Cuckoo Tracking Project

Cuckoo. Alan McFadyen

Help us follow Cuckoos on migration and discover why they are in decline.

We’ve lost over half the number of Cuckoos in the UK over the last 20 years. Since 2011 we’ve been satellite-tracking Cuckoos to find out why. We’ve learned lots of vital information which could help us to understand our Cuckoos -  such as how the different routes taken are linked to declines, and some of the pressures they face whilst on migration. But there is still more to discover. We now need to look more closely at how dependent they are on, and how much their migration is linked, to the drought-busting rains of the weather frontal system known as the Inter Tropical Convergence Zone (ITCZ) as they move out of the Congo rainforest and begin to head back to the UK via West Africa. Follow our Cuckoos as they move to and from Africa.

This project wouldn't have been possible without the amazing support from funders and sponsorsRead more about the project and find out how you can get involved.

We have been able to share our expertise around tracking Cuckoos with other international studies, such as the Beijing Cuckoo Project.

Skill required

  • Follow our Cuckoos on the map below - use the controls to animate or step through their movements.

Cuckoo movements from 23 May 2019 to 24 June 2019

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Cuckoo positions on
 
 
 
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Current Cuckoos

Carlton II the Cuckoo Carlton II the Cuckoo

Carlton II

Status: active
Knepp the Cuckoo Knepp the Cuckoo

Knepp

Status: active
Lambert the Cuckoo Lambert the Cuckoo

Lambert

Status: active

Larry

Status: active
Nussey the Cuckoo Nussey the Cuckoo

Nussey

Status: active
Cuckoo 161318 portrait Cuckoo 161318 map marker

PJ

Status: active
Raymond the Cuckoo Raymond the Cuckoo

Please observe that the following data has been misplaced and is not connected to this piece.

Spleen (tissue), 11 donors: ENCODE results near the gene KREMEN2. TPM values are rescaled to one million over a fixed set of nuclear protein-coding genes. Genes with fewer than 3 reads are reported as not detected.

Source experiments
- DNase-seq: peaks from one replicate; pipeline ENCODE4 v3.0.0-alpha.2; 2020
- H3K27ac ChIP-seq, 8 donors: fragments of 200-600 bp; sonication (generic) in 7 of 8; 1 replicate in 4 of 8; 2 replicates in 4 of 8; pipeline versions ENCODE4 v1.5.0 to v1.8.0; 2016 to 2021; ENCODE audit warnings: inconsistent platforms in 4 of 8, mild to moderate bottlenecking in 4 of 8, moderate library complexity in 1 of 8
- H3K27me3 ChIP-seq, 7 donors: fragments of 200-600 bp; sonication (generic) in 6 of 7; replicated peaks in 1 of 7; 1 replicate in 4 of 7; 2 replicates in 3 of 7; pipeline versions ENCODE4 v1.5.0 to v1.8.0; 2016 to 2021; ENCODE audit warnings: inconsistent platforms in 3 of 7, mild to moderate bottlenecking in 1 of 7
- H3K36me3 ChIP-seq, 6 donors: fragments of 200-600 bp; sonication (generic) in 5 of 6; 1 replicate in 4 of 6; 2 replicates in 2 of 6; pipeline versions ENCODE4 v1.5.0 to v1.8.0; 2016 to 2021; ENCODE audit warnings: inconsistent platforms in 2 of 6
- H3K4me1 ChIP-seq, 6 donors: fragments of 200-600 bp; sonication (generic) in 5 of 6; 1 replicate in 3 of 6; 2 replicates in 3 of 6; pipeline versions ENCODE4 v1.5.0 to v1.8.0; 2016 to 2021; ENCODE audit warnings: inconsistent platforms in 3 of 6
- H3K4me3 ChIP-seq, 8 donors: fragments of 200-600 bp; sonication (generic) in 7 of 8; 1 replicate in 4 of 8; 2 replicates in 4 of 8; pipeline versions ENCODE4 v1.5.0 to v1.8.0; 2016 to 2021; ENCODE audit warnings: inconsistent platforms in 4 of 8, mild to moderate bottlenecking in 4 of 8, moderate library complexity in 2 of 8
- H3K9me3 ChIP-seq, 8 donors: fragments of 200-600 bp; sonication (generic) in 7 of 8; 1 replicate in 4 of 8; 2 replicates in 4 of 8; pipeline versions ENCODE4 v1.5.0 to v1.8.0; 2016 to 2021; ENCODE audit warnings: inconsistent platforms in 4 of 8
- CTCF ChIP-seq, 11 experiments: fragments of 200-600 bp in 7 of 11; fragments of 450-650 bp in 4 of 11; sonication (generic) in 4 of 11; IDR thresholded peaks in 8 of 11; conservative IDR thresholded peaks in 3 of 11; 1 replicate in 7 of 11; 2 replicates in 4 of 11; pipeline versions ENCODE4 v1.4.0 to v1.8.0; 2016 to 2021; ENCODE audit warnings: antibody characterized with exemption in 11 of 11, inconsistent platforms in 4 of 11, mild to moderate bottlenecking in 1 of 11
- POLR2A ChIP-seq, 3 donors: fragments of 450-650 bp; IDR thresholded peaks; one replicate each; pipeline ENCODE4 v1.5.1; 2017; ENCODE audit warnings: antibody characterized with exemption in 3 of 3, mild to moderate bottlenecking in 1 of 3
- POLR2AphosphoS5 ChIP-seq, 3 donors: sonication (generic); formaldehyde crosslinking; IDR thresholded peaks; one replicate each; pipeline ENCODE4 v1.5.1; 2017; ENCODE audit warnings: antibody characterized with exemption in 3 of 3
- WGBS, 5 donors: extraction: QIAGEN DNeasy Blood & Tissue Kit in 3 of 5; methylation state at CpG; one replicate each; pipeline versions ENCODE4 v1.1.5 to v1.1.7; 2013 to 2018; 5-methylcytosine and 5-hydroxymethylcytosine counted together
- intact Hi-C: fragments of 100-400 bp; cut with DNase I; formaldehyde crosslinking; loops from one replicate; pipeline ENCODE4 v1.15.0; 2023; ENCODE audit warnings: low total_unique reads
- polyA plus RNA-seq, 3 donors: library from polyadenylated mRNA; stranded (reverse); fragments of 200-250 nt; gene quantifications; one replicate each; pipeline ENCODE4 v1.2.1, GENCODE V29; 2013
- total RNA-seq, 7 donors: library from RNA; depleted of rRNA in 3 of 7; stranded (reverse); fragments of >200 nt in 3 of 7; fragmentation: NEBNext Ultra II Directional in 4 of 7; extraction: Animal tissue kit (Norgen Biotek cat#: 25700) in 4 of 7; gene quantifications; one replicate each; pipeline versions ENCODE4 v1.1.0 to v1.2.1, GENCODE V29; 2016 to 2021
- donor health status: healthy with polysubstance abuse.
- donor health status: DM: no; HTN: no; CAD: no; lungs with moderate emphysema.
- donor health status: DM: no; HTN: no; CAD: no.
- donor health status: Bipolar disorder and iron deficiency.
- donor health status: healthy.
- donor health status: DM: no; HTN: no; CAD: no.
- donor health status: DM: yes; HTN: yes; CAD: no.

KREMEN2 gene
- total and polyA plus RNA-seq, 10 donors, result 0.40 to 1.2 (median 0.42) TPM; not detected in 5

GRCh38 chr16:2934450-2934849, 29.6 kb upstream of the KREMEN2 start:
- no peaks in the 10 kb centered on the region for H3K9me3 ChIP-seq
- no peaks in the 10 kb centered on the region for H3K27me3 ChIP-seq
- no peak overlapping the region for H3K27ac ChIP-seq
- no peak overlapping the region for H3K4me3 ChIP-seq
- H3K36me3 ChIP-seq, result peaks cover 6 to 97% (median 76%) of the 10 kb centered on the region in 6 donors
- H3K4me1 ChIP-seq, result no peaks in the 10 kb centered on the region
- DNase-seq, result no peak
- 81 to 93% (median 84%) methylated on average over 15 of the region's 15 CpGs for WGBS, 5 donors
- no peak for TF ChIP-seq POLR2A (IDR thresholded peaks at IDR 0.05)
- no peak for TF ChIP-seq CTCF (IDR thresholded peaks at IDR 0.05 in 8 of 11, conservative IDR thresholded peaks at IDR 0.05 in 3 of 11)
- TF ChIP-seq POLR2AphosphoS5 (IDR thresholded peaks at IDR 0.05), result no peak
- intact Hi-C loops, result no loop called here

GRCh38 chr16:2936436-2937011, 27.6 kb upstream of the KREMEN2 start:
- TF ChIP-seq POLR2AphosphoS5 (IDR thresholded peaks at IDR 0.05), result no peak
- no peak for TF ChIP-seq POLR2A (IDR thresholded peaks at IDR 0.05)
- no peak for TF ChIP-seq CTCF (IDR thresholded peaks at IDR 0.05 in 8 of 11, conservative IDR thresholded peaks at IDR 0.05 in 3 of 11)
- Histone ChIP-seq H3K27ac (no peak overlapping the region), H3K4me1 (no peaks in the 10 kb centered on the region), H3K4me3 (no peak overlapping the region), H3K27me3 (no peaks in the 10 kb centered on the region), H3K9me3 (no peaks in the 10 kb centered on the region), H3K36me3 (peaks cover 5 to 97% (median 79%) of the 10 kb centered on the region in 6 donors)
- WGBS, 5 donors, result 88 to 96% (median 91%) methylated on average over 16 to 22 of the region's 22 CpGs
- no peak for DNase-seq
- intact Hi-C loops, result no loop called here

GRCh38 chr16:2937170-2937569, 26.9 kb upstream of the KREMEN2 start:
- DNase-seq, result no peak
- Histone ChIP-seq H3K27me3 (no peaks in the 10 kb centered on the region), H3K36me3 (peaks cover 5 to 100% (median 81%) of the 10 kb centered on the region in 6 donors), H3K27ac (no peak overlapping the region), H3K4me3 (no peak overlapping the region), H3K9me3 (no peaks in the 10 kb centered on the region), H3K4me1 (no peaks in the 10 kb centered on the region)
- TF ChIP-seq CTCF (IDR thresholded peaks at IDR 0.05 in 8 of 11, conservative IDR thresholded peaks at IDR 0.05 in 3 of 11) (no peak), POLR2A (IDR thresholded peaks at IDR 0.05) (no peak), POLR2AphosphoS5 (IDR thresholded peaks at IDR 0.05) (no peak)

Raymond

Status: active
Robinson the Cuckoo Robinson the Cuckoo

Robinson

Status: active
Senan the Cuckoo Senan the Cuckoo

Senan

Status: active
Tennyson the Cuckoo Tennyson the Cuckoo

Tennyson

Status: active
Thomas the Cuckoo Thomas the Cuckoo

Thomas

Status: active
Valentine the Cuckoo Valentine the Cuckoo

Valentine

Status: active

View previously tagged birds

Latest updates

Meet the 2019 Cuckoos

25 Jun 2019

We’re delighted to introduce some new faces to the project! Catching the birds has been challenging this year with seemingly less competition for females and so less interest in the female lure used, but thanks to the persistence of our super tagging team, we do have four new male Cuckoos to introduce to you.

Three of these newly-tagged birds are already on the way, crossing the Channel and moving into France within the last few days. Take a look at the individual blogs to find out more.

Valentine joins the race

25 Jun 2019

One of two birds tagged on the BTO reserve in early June, Valentine has also set off on his southward migration. By the early evening of 23 June, Valentine was northeast of Canterbury. A couple of further poor quality transmissions indicate he carried on and embarked on crossing the English channel, just south of Folkestone, but we will have to wait for the next cycle of transmissions later today to reveal how far south he has travelled. He is the 7th of our tagged Cuckoos to start their migration. 

Thomas is off

25 Jun 2019

We didn’t have to wait long to find out as, by the 20 June, Thetford Cuckoo Thomas was on his way south! Late that evening he was flying over the English Channel, at least 110 Km (65 miles) from his tagging location. The next set of transmissions on 22 June, show he had journeyed another 695km (430 miles) and was located north of Auvergne in the Livradois-Forez Regional Nature Park. Not yet finished he appears to have continued southwards and by the 23 June he was close to Ales.  All-in-all he had taken a huge trip of 950km (590 miles) since the evening of the 20 June.

Browse updates from our Cuckoos

Project Lead
Email Contact:
cuckoos@bto.org

Project timeline, contributions & findings

Project timeline

  • 5/11 - First round of five Cuckoos tagged, wintering sites in the Congo identified 
  • 3/12 - Different routes discovered on return journeys
  • 2016 - First scientific paper published on on the routes of our Cuckoos

Support the project

You can help keep this important project going by either giving a donation, becoming a Cuckoo sponsor, or gifting a sponsorship to someone else. We greatly appreciate the support the project has received, allowing us to continue to monitor this endangered species.


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